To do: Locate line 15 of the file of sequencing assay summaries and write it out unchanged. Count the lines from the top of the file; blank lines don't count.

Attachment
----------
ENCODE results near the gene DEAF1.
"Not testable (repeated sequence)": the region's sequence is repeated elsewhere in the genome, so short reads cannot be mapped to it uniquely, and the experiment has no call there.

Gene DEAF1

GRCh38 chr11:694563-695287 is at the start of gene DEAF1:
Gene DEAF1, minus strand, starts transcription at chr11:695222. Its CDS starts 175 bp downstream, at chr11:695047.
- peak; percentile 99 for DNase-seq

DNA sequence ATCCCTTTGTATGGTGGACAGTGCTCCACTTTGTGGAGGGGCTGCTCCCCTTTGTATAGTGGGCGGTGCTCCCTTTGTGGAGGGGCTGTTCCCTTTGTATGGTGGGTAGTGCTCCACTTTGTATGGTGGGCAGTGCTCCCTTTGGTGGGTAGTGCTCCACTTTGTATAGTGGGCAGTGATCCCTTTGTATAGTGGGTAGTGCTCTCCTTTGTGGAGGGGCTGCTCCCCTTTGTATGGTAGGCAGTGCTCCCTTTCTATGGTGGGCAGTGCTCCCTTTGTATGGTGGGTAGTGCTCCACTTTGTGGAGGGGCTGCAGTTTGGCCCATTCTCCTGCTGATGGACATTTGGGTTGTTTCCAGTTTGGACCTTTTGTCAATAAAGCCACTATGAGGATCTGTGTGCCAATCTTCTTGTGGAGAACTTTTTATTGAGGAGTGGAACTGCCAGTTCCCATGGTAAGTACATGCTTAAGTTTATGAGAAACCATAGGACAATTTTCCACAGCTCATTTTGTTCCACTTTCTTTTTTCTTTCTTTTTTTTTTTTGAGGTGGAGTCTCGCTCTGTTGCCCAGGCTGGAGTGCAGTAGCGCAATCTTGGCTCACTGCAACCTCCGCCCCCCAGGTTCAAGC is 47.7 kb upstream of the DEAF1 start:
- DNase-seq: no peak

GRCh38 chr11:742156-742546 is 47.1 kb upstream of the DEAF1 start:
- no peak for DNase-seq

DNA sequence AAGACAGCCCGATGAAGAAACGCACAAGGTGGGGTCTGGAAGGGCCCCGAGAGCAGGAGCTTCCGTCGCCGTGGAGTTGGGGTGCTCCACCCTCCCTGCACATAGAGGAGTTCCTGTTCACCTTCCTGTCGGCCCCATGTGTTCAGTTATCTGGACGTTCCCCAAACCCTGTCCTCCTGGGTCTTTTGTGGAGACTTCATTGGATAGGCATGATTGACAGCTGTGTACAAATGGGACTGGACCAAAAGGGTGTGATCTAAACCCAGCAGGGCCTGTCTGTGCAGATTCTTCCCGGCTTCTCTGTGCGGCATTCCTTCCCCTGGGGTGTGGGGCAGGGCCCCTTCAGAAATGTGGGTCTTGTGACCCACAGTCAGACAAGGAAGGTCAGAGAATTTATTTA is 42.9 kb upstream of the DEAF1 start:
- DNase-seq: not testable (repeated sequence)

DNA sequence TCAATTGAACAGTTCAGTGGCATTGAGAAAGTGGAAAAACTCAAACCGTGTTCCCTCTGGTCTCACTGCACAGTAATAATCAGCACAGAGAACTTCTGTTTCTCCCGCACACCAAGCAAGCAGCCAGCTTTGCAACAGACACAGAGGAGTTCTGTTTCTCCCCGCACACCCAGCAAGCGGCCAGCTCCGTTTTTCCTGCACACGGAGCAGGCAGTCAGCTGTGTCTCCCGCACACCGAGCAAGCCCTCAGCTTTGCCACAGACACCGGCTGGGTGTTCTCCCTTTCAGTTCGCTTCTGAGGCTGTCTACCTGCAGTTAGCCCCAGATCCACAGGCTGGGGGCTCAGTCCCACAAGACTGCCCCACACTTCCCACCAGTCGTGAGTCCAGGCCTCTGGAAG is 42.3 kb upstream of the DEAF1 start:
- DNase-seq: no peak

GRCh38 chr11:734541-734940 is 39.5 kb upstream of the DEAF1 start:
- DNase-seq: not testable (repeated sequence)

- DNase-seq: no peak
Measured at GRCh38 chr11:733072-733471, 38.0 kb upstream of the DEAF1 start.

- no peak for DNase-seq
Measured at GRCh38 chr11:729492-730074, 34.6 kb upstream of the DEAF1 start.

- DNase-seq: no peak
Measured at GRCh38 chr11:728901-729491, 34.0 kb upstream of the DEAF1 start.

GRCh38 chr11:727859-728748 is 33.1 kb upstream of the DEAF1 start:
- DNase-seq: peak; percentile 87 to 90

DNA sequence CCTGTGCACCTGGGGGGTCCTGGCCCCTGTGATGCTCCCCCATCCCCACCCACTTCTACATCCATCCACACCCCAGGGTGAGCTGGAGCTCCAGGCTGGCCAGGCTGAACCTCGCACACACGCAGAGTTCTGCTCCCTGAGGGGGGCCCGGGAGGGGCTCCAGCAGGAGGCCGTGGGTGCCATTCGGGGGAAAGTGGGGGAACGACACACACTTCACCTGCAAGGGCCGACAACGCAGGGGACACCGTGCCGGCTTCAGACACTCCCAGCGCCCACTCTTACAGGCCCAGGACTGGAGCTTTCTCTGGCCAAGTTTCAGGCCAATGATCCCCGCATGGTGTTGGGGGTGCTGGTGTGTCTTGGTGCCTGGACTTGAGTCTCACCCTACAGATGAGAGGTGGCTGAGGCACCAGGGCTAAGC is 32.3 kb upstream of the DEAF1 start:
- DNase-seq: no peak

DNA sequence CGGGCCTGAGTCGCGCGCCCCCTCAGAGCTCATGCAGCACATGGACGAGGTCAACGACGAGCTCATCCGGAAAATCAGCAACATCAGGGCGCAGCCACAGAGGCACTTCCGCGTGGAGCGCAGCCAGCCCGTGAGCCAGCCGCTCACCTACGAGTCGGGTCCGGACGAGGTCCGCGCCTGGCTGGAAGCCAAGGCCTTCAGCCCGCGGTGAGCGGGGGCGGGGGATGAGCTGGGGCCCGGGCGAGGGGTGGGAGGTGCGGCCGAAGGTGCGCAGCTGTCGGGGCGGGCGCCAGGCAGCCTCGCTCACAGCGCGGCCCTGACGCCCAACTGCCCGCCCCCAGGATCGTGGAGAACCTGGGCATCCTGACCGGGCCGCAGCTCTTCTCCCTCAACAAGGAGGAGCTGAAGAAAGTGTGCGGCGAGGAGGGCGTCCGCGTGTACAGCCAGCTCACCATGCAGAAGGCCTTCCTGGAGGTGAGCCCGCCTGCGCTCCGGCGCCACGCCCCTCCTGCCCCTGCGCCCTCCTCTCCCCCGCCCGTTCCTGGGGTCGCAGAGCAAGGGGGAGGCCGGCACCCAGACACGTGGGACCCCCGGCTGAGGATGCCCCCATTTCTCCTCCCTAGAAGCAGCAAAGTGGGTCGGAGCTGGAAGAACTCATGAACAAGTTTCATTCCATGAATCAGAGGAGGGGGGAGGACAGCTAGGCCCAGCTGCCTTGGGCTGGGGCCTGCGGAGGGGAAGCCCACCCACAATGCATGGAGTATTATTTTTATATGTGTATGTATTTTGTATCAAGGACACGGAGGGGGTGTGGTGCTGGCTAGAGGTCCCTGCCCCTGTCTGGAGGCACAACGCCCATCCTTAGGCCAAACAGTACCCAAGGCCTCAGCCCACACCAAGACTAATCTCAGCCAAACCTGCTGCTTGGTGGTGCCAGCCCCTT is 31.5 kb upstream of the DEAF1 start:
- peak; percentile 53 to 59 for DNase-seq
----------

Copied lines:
GRCh38 chr11:734541-734940 is 39.5 kb upstream of the DEAF1 start: